Beyond the border of Prydein, and its sweet homes, 

I have sung before Kings over the mead cups : 
At the feasts of the gentry, and their bounty-giving 127 

may great inspiration, the gift of the spirit, possess us. 
Harmonious is my chair at the fort of the whirlpools : 
Disease shall not strike down the old therein. 
Manawyd and Pryderi know of the moaning 131 

that breaks out from a cave, in front of the fort ; 

and of the tossings of the sea around its heights. 
There is also a plentiful spring close to it ; 

pleasanter than white wine is the drink therein. 
And, lastly, I entreat Thee, Almighty Father ! 136 

ere I go under the sod, be reconciled with me. © 



eiaDetr l^eemon. 

HREITH awdl eglur— 
Awen tra messur, 
34 am g^rSeu antur, 
i6 o echen l^xthxx. 
A"i flfon a-i aes ffur, 

17 a'i reon rechtyr, 
a-i ri rwyviadur, 

18 a-i riv yscwthwyr, 
a-i gochl goch-assur, 

19 ev ergyr dros vur ; 
Ev cadr cymessur, 

ym'hlith goscor5 nug ; 

20 Neu's dug, o gawrvur, 

veirch gwelw go-strodur. 

21 Teyrnon, henur, ~] 

heilyn bascadur — 

22 trydyS dwvn Soethur 
i ladu Arthur. 

Arthur vendigad 

23 ar ger5 gyvaenad — 2 
ar-wyneb, yng-had, 

24 or-vawr bystylad. 
Pwy, y tri chynweisad, 

25 a werchedwis wlad ? 
Pwy, y tri chyvarwyS, a 

26 a gedwis arwyS — 
a Saw, wrth awyS, 
erbyn eu harglwy5 ? 

35 Bann rhinweS rhodwyS : 
Bann vy5 hyn^ hoeweS : 3 
2 Bann corn cerSetrwyS : 



%^t ttijait Of ®egtnon. 

p-iE declaims a luminous ode, i 
JLc inspired beyond measure, 
about the buffettings of adventure, 
like those of Arthur. 4 

With his lance & his wary shield, 
with his active generals, 
and his sovereign prince, 
and his company of thrusters, 
and his purple cloak, 9 

he pushes forward over the wall : 
He is judiciously bold 
among his agitated retinue. 
He brought, from the great wall, 
creamy horses used to the saddle. 
Teyrnon, the elder, 15 

waits upon his guests : 
he is the third deeply wise 
man to bless Arthur. 
Arthur was praised 
in song by all ; (for) 20 

he would face in battle 
tremendous tumult. 
Who were the three chief ministers, 
who kept guard over the country ? 
Who were the three leaders 25 
who observed the sign — 
who will come with zeal 
to meet their lord ? 
High the merit of a fort in a wood : 
Evident is the pursuit of mirth : 30 
Loud is the horn of the hunt : 



35 Bann biw wrth echwyS : 

3 Bann gwir pan Siscleir — 

bannach pan leveir : 

4 Bann, pan Soeth o bair 

Ogrven awen dair. 
Bum mynawg va.ygr-€v[ 

5 yng-hori' anneSeir. 
Ni 5yly gadeir, 

6 ni gadwo vyng'air — 
Cadeir gyniv glaer : 
Awen huawdl haer. 

7 Pwy enw y tair caer 

rhwng niant a Haer? 

8 Nis gwyr, ni vd taer, 

eisylid eu maer. 
Pedeir caer yssyS 

9 yn-hud PowyssyS. 
Rhieu mor WeryS ! 

10 Am nid vo, nid vy5— 
Nid vyS, am nid vo — 

11 E.ynghesawr a ffo. 
Tohid gwaneg gro ; 

tra dylan dyppo. 

12 Nac aillt, nac adon, 

na bron, na thyno, 
na rhynnawd godo,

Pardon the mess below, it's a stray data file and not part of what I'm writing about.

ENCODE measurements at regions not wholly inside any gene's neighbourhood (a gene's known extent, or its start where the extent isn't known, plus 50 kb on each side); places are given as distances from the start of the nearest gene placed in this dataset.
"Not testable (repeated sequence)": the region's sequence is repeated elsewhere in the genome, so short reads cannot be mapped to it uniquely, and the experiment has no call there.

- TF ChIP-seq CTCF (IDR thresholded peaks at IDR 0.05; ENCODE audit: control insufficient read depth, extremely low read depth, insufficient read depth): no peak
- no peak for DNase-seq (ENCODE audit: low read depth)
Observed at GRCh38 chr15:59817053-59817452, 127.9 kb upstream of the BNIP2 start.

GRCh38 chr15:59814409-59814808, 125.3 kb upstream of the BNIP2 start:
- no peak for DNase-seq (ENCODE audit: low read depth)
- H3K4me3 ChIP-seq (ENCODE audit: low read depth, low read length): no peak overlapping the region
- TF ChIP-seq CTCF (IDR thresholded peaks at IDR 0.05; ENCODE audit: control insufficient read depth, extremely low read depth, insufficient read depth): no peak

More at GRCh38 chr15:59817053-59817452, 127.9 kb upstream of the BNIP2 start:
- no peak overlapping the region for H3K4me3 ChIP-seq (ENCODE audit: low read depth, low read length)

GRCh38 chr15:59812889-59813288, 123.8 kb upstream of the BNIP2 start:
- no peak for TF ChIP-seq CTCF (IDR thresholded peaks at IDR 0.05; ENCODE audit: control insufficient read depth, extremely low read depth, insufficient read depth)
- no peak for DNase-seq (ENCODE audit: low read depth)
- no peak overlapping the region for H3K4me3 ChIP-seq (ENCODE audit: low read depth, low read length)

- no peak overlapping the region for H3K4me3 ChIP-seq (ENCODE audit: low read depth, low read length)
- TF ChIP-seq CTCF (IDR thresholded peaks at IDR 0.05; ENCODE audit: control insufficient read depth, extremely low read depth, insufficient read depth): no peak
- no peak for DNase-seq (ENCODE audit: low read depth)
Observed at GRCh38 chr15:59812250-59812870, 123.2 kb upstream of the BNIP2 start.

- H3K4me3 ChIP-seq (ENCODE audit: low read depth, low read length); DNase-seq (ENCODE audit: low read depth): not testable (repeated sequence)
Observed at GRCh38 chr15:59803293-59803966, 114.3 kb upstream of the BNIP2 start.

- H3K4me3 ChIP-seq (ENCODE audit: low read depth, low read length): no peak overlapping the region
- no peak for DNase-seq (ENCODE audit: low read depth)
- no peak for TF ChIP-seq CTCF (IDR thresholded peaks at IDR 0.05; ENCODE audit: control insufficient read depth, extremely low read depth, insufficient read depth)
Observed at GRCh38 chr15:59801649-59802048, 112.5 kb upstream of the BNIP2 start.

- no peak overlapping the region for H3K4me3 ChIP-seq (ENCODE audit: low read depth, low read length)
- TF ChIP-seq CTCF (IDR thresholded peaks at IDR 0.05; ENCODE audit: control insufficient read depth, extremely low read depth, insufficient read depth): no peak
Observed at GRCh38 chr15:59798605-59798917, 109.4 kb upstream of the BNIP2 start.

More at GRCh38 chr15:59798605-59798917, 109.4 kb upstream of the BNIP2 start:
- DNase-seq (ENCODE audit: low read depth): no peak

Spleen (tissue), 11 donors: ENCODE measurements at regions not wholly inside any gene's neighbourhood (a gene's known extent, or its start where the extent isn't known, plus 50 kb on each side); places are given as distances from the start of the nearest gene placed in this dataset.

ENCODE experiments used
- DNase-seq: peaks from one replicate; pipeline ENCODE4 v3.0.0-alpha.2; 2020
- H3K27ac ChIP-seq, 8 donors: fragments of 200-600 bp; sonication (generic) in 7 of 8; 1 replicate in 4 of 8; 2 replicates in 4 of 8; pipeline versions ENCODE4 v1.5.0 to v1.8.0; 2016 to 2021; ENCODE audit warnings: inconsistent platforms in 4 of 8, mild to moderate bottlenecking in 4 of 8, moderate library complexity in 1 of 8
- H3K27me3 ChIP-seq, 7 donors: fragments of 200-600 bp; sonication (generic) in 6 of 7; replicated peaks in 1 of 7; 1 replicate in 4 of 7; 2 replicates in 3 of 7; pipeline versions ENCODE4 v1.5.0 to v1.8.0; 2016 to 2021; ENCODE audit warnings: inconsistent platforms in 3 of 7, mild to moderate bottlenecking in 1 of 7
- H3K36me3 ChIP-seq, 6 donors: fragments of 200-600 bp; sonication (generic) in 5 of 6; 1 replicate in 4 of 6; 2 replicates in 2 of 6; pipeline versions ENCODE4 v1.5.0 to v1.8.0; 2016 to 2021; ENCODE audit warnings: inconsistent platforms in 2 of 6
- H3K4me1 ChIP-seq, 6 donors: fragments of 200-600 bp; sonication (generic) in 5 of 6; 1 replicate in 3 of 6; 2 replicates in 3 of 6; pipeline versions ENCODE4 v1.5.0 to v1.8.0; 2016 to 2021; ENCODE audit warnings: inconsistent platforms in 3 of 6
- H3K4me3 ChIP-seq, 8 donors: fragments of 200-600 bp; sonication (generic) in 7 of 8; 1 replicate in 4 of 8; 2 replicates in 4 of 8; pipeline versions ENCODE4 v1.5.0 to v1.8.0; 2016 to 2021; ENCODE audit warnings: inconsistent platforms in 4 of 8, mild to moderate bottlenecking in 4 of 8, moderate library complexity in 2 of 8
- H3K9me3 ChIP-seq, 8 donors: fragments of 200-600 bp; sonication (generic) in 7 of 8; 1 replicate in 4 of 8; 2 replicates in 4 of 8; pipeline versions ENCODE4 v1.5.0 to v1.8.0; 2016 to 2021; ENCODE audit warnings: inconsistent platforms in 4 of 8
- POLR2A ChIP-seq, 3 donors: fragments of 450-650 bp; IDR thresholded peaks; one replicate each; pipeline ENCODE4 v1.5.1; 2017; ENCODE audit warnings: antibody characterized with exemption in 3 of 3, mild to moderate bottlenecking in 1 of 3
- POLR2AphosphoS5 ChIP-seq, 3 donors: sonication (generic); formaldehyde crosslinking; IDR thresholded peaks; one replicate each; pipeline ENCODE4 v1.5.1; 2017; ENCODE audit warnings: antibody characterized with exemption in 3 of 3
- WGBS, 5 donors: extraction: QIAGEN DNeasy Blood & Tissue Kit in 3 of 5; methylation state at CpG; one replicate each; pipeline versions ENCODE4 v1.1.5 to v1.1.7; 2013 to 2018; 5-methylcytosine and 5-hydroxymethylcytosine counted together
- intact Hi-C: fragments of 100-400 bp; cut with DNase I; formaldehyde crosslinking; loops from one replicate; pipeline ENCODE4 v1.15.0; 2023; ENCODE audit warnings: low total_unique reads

a-ch diffrid yno 

13 rhag gwynt, ban sorho. 
Cadeir teyrn vo ! 

14 celvyS rhwy cadwo : 
cedwitor yng-ho. 

Ceisitor ce«ig 

15 cedwyr colledig. 



Lowing the cow at sundown : 32 

Clear is truth when it shines — 

still more clear when it speaks. 
When they emerged from the cauldron 35 

glorious were Ogrven's muses three. 
I was the master of the grand style 

at the dividing line in the stewards' halls. 
None will merit the chair 

who observes not my law — 40 

the glorious chair of the contest : 
The muse of the eloquent is dogmatic. 
What are the names of the three forts 

twixt flood-tide and ebb ? 44 

Only the persistent can learn of 

the expulsion of their steward. 
Four strongholds there are 

in the Powysian country. 48 

Ye lords of the Irish sea ! 

what may not be will not be — 

It will not be because it may not be — 

Your fleets shall flee. 52 

The wave will cover the shingle — 

beyond the very bank it will flow. 
Nor villain, nor lord, 

nor hill-slope, nor plain, 56 

nor a considerable shelter, 

will protect you then 

from the tempest, when it rages. 
The chair of a ruler be it ; 60 

Skilful (the bard) who shall hold it — 

It shall be kept in memory. 
A ballad shall be attempted 

to the perished warriors. 64 



35 Tebygav SuH dig, 65 

diva pendevig 

16 o 6ull di-wynnig. 
O leon lurig 

17 dyrchavawd gwledig, 
terwynn, hynevig. 70 

18 Briwhawd bragad vrig, 

breinawl, eisorig. 
Orig ym-erwin 

19 am dervyn whevrin — 
ieith oe5 eSein. 75 

Aches ffysciolin 

20 mordwyeid merin — 
^-blant Saraphin. 

21 Dogn dwvn di-werin ; 

Dyllyngem Elphin. 80 

DtaDeir QteriBtaien. 

*/3EEN, rhymawyr ditheu i 

J—* gyreiveint o-m careSeu, 
23 Yn-eweint, ym-hylgeineu 

Ilewychawd vy Heuvereu. 4 

25 Mynnwn hoedl viniawg va/ ILeu, 

a weleis ynia gynheu : 

26 Diwe5 yn ILechweS vu i Leu : 

Bu wr5 i hwrS yng-hadeu. s 
36 Avag5u, vy mab inheu, 
dedwyS, DovyS rwygoreu. 
3 Yng-hyvamrysson gerSeu, u 

oe5 gwell i synhwyr noT veu. 



I deem it a savage custom 65 

to destroy a prince 
after a foul fashion. 
Out of the mailed legion es 

will arise a Gwledig, 
brilliant, elderly. 
He will smash the first of the clan, 
the prescriptive, chosen (heir). 72 

Shortly he will grow exasperated, 
because of the border harshness — 
the very language was passing away. 
Swift the approach 76 

of the sea-rovers — 
the fosterlings of Saraphim. 
Grievous is the solitary dungeon ; 
We must set Elffin free. 80 

%^t ttjjair of KetiDtocn. 

'T'i'ORD, be thou mindful of i 

X-^ forgiveness for my sins. 
At midnight, and at cock-crow 

My lights shall shine. 4 

I could wish for an adventurous life like 

ILeu's, whom I saw here erstwhile. 
He, in ELechweS, met his end — 

eager had been his attack in battle. 
AvagSu, my own son, g 

discreet the Lord created him : 
In the minstrel competitions 

his wit was superior to mine. u